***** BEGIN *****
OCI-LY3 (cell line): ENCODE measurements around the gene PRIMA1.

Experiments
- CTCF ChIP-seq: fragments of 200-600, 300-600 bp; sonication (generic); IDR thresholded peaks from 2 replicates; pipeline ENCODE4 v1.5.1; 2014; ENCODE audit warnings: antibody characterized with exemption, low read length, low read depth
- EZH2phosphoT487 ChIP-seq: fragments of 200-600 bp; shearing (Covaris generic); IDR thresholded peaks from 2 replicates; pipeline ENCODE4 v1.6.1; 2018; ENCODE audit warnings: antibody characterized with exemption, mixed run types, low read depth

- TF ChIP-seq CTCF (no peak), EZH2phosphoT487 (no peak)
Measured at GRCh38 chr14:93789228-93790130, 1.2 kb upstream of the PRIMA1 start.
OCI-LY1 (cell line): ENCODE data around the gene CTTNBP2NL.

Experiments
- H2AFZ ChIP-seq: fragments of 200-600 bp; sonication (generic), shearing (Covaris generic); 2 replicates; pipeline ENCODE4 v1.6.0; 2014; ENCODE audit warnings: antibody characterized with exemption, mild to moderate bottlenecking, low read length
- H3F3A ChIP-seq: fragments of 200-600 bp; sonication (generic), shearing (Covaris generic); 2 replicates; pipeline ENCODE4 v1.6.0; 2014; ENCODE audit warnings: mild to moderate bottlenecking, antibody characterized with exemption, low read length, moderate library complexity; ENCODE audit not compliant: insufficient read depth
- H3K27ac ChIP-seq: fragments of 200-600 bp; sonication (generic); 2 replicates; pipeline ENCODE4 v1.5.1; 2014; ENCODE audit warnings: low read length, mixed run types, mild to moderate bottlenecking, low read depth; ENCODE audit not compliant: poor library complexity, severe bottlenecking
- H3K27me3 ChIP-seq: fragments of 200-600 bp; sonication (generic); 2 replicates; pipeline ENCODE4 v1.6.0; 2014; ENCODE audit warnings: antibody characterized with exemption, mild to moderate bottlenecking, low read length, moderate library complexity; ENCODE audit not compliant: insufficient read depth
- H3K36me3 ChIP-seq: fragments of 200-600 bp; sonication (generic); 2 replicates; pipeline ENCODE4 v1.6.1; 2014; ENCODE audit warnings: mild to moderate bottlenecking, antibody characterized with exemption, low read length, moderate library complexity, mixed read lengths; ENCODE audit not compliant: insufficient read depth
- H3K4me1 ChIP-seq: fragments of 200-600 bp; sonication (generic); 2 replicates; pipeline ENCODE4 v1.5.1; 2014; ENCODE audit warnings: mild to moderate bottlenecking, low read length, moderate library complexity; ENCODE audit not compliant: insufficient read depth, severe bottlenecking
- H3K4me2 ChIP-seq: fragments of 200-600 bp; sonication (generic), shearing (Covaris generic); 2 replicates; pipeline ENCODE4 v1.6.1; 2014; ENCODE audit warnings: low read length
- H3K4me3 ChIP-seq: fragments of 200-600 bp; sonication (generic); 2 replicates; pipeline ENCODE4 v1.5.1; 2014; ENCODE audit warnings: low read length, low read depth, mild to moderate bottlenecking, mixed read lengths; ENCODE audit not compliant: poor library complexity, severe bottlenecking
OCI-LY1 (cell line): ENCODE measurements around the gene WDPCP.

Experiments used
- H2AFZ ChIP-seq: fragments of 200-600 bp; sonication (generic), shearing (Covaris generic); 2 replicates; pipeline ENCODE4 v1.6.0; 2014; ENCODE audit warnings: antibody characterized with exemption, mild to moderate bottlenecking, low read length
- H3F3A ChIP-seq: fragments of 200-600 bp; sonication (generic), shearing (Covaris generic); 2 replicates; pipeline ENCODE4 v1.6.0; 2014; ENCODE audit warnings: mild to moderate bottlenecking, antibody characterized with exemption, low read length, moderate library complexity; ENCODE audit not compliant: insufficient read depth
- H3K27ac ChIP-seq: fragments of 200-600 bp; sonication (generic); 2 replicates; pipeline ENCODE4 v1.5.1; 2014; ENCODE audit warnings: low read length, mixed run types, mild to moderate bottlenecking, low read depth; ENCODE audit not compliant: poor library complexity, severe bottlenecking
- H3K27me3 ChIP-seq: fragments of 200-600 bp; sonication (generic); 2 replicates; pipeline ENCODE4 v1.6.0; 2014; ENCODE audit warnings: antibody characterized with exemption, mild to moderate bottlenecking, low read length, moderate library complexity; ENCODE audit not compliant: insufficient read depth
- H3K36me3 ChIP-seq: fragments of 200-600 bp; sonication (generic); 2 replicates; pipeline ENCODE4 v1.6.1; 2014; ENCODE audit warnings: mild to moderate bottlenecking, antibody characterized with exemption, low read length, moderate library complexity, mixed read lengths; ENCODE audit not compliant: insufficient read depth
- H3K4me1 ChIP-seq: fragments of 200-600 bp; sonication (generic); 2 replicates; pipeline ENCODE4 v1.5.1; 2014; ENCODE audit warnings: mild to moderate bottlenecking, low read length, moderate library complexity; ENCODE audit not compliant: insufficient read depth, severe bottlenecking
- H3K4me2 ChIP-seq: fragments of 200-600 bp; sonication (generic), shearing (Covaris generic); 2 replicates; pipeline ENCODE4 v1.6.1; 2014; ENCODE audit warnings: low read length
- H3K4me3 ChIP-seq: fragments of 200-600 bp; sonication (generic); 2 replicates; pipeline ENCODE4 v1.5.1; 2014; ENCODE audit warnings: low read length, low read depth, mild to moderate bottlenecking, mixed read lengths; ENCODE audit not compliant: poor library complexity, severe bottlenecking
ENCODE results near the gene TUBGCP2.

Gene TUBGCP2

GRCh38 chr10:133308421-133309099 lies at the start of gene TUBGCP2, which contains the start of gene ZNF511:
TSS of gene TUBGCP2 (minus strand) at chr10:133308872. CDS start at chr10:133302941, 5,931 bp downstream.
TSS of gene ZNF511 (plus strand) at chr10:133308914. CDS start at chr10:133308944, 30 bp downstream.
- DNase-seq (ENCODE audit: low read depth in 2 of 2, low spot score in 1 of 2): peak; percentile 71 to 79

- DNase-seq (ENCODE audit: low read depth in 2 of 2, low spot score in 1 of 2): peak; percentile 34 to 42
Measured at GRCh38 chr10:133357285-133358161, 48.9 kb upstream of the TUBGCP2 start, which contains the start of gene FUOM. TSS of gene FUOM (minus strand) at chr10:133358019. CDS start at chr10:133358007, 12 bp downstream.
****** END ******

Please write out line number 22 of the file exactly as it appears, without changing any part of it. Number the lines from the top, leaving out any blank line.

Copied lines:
- H3K27me3 ChIP-seq: fragments of 200-600 bp; sonication (generic); 2 replicates; pipeline ENCODE4 v1.6.0; 2014; ENCODE audit warnings: antibody characterized with exemption, mild to moderate bottlenecking, low read length, moderate library complexity; ENCODE audit not compliant: insufficient read depth